We quickly went off to search for the bamboo forest. It was a 30-minutes walk before we reached the beautiful forest. Surprisingly there weren’t that many people. Perhaps the earlier drizzles had dampened visitors’ enthusiasm. Anyway, we spent close to an hour taking pictures, and more pictures and more pictures. The path of the bamboo forest led away to houses on both sides of a path that led into the main tourist thoroughfare. There on the main street we walloped the best udon and tempura of the trip.

A beautiful forest lies within this building!
It is called a kimono forest. Ingenious.
A wefie

As darkness fell we went to the kimono forest, a creative collection of gorgeous cylinder-shaped lighted-up pillars displaying kimono designs that edged both sides of the path to the tram station. I thought it was such a great idea that Singapore should adopt somewhere for tourists to shoot videos and take selfies. Should not be kimono but maybe orchid patterns  of all kinds.

We ended the evening in the single men’s room with fellowship, tid-bits and thanksgiving. It was comforting that this hotel had such lovely rooms.

The two single men: Daniel & Jacob.

More to come in future posts.

Early train to Busan

I was not keen on visiting the DMZ. Boring, I thought. My wife and I were attracted to an alternative proposal to go to Busan on the 29th October 2017.  (Yes this is a belated post of a last year’s travel experience). So off we went on an early train from Seoul to Busan. We were relieved that there were no zombies on the train. We got off there and hopped onto a bus that would bring us to the famous and popular tourist spot Gamcheon Cultural Village. This village is an example of the power of the arts upon living spaces. Artists moved into a depressed area to take advantage of cheaper rent and their creativity and art uplifted the surrounding physical environment and gave a community in decline, some progress and hope. It is now a “must-go” place for tourists. The village is a mobile phone photographer’s paradise.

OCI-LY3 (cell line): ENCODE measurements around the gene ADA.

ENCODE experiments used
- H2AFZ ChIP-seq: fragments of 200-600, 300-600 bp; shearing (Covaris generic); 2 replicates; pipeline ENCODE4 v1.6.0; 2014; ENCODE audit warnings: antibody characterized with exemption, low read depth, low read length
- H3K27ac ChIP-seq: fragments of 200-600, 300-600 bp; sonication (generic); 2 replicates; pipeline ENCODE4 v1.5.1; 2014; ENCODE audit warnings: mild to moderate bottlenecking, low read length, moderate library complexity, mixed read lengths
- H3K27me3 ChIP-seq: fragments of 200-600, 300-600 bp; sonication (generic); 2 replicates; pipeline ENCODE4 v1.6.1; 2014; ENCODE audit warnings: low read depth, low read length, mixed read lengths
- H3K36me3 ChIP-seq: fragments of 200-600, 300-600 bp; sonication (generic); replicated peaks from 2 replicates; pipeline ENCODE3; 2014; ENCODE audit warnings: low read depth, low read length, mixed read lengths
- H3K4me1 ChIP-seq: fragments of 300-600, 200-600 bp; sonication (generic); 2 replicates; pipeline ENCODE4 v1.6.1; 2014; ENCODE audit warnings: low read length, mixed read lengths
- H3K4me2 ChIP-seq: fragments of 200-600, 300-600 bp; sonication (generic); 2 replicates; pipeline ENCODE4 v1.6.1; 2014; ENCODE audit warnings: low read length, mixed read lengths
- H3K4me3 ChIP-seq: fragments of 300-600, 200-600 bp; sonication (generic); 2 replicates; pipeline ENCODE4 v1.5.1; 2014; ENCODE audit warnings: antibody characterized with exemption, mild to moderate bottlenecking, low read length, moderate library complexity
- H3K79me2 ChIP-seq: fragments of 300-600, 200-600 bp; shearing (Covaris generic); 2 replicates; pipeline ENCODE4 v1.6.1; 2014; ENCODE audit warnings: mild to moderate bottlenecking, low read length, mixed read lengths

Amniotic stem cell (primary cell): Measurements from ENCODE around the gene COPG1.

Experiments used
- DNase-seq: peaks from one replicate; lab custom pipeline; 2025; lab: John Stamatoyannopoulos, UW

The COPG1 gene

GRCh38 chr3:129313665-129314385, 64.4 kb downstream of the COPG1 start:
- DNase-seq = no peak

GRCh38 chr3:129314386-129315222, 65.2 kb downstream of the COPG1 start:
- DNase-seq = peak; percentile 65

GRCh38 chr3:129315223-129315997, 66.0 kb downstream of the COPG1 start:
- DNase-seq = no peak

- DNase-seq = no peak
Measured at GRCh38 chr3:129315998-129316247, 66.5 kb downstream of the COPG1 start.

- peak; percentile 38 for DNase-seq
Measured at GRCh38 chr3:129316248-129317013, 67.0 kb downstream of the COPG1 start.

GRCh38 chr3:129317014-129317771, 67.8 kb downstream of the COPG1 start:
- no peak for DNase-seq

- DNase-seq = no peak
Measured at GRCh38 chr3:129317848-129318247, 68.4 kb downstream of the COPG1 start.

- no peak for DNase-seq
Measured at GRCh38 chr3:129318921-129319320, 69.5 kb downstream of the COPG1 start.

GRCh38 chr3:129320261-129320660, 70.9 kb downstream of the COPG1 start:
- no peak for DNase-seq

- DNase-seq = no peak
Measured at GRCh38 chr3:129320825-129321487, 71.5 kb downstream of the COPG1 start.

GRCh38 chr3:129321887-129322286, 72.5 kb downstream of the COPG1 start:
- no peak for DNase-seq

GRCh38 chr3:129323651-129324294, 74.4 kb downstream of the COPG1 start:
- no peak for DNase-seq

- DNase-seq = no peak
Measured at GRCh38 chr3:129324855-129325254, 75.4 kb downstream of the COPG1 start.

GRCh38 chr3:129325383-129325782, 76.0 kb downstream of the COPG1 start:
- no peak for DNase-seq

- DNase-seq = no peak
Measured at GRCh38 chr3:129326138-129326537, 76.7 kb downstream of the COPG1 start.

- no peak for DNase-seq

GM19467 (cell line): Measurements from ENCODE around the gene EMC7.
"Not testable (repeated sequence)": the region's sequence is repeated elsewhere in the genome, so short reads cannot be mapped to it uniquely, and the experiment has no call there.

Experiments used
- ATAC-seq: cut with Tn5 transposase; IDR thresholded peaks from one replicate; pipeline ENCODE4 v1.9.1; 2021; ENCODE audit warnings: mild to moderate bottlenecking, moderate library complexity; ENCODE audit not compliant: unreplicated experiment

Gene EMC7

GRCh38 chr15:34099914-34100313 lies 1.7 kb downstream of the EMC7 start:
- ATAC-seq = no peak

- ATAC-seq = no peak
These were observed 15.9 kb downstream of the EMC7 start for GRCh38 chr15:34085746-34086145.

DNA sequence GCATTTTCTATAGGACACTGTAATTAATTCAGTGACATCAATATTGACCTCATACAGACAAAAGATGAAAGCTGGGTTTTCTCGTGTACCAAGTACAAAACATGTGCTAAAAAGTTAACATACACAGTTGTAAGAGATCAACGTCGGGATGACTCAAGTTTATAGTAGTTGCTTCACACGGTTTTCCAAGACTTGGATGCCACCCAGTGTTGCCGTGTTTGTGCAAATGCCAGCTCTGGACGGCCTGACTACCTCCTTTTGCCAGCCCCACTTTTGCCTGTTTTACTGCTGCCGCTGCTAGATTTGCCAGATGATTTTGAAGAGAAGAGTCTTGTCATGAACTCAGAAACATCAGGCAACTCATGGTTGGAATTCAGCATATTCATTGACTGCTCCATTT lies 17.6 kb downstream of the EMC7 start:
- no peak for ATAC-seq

At the entrance of Gamcheon Cultural Village: Yenny, Joy Lian, Eunice Lian, Jenny, Y.K., Kenny
The must have shot that’s evidence you were there
I’m climbing on the upward way, new heights I’m gaining every day
Enlarge my world O Lord
Lots of lovely colourful spots for photography
Having a coffee break at a cafe with a nice view

After a whole morning exploring the village we made our way to the local market for seafood lunch. After all, Busan is a seaport. Seafood for sure is the must-eat food of Busan. After asking around several restaurants and weighing the pros and cons we settled on a restaurant along the main entrance into the local fish market. It was a satisfying meal, especially the crab. Oh, the crab which has legs that has more meat than the body. Sweet meat, from the fresh, sea waters of the eastern sea.

Seafood set
Korean shashimi: frankly, I squirmed
Snow crab
Delicious finale: rice fried with crab juice and seaweed
At Haeundae beach in the evening before heading back to Seoul